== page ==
What kind of Governor would Jerry Brown be? Don't try to check his gubernatorial record. It's locked up until 2038.

05/25/2011 02:40 pm ET
  • Peter Scheer Executive Director, First Amendment Coalition

By Peter Scheer

Attorney General Jerry Brown has taken the first formal steps toward
declaring himself a candidate for Governor of California. He is, or
soon will be, the deja vu candidate in a race to become the deja vu governor.

What kind of governor would Brown be? While the resumes of most
candidates provide, at best, an ambiguous guide to the policies they
would pursue if elected, Brown has a track record that is uniquely
relevant to the inquiry: the voluminous archive of gubernatorial papers
from his two terms as governor, from 1975 to 1983.  In assessing
Brown’s strengths and weaknesses as a future governor, what better
place to look than the full, candid and unvarnished record of how he
governed the first time around?

Incredibly, the public has no right to view these documents, which
are stored in the library archives of the University of Southern
California.  Under a 1988 amendment to California’s freedom of
information law, gubernatorial records are off-limits to the public for a period of fifty years (or
the death of the governor, “whichever is later.”) (Gov. Code Sec.
6268). The only exceptions are for speeches, extradition requests and
certain other previously public materials (which are maintained by the
Secretary of State). Brown’s gubernatorial records will remain secret
until the year 2038.

That is, unless Brown chooses to make them public.

Fifty years of secrecy for gubernatorial records is an insanely long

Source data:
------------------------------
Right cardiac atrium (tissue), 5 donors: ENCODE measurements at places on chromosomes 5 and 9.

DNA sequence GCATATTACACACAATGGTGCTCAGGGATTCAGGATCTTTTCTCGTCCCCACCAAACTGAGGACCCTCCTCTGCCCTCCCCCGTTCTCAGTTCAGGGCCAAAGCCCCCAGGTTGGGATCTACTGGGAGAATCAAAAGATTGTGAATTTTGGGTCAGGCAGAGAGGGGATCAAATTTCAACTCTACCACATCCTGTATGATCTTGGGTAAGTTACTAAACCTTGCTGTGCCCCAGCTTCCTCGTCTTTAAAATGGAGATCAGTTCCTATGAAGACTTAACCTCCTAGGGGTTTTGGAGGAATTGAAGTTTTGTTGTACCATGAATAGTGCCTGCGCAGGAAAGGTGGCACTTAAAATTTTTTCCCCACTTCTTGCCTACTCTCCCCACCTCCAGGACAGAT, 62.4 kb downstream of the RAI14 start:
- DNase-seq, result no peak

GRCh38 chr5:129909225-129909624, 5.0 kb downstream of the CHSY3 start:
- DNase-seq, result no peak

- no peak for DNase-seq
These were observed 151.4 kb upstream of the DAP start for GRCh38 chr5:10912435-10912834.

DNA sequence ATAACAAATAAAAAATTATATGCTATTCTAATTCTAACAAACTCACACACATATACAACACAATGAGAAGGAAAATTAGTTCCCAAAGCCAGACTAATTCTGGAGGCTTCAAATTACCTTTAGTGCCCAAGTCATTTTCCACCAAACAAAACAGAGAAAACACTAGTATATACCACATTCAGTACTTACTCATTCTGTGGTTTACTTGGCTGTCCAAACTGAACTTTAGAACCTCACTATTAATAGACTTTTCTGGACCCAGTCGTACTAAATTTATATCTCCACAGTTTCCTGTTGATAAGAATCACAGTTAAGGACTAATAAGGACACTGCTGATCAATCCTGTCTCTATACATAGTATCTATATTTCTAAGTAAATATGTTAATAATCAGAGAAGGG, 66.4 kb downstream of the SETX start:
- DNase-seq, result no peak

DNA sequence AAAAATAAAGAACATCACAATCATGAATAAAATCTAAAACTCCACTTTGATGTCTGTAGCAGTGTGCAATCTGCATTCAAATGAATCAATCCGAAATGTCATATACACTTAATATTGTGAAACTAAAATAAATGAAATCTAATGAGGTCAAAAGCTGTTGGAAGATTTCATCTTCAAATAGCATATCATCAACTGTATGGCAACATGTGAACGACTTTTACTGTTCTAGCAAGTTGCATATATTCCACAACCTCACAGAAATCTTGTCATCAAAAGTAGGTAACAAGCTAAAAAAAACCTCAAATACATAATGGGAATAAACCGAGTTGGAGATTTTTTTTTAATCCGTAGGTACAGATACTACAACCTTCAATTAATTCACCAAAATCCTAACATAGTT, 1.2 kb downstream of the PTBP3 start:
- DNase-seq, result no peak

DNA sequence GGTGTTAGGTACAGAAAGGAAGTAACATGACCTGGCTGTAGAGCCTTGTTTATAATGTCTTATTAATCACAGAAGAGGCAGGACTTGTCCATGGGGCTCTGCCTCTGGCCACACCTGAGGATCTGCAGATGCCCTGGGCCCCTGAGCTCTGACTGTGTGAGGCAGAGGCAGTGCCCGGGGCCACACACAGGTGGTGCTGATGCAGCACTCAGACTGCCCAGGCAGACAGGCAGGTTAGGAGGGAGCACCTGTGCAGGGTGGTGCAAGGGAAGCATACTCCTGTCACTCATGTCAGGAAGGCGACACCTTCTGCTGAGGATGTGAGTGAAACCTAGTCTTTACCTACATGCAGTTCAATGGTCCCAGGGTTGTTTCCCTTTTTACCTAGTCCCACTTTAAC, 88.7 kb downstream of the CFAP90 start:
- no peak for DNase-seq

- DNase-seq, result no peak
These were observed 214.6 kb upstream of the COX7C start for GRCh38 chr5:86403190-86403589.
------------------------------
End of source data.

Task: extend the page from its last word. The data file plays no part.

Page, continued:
time to deprive the public of gubernatorial “public records,” all
created at citizens’ expense and on their behalf. California’s
half-century of secrecy is in sharp contrast to federal law. Under the
Presidential Records Act,  some records of past presidents become
available to the public as soon as five years after the end of a
president’s term in office, and all records (unless classified or
subject to privilege claims) become public in twelve years. (44 U.S.C. 2201)

If Presidential records enter the public domain after twelve years,
no state can possibly justify extending confidentiality to its
ex-governors’ records for a longer time. Presidential records, after
all,  are far more likely to contain sensitive information concerning
security, diplomatic relations or similar government interests. Yet
California law maintains a blackout on its gubernatorial records for an additional thirty-eight years.

Under California’s 50-year rule, most people who vote in a
gubernatorial election will be dead by the time the winner’s records
become public. Ditto for the ex-governor.  Release of the records is
deferred by law to a future so distant that there will be no one left
to hold the government accountable for whatever misdeeds might be
revealed. Sadly, that may be the real point of the law.

It’s high ,time the Legislature amended the gubernatorial records law
to limit the secrecy term to the 12 years of the federal law (or less).
But whether or not that happens, Jerry Brown will be hard-pressed to
continue to seek the governorship of California while denying the press
and public access to the vast records of his first two terms in that

Brown has the discretion under the law to provide open, unrestricted access. Will he do it?


Peter Scheer, lawyer and journalist, is executive director of the First Amendment Coalition.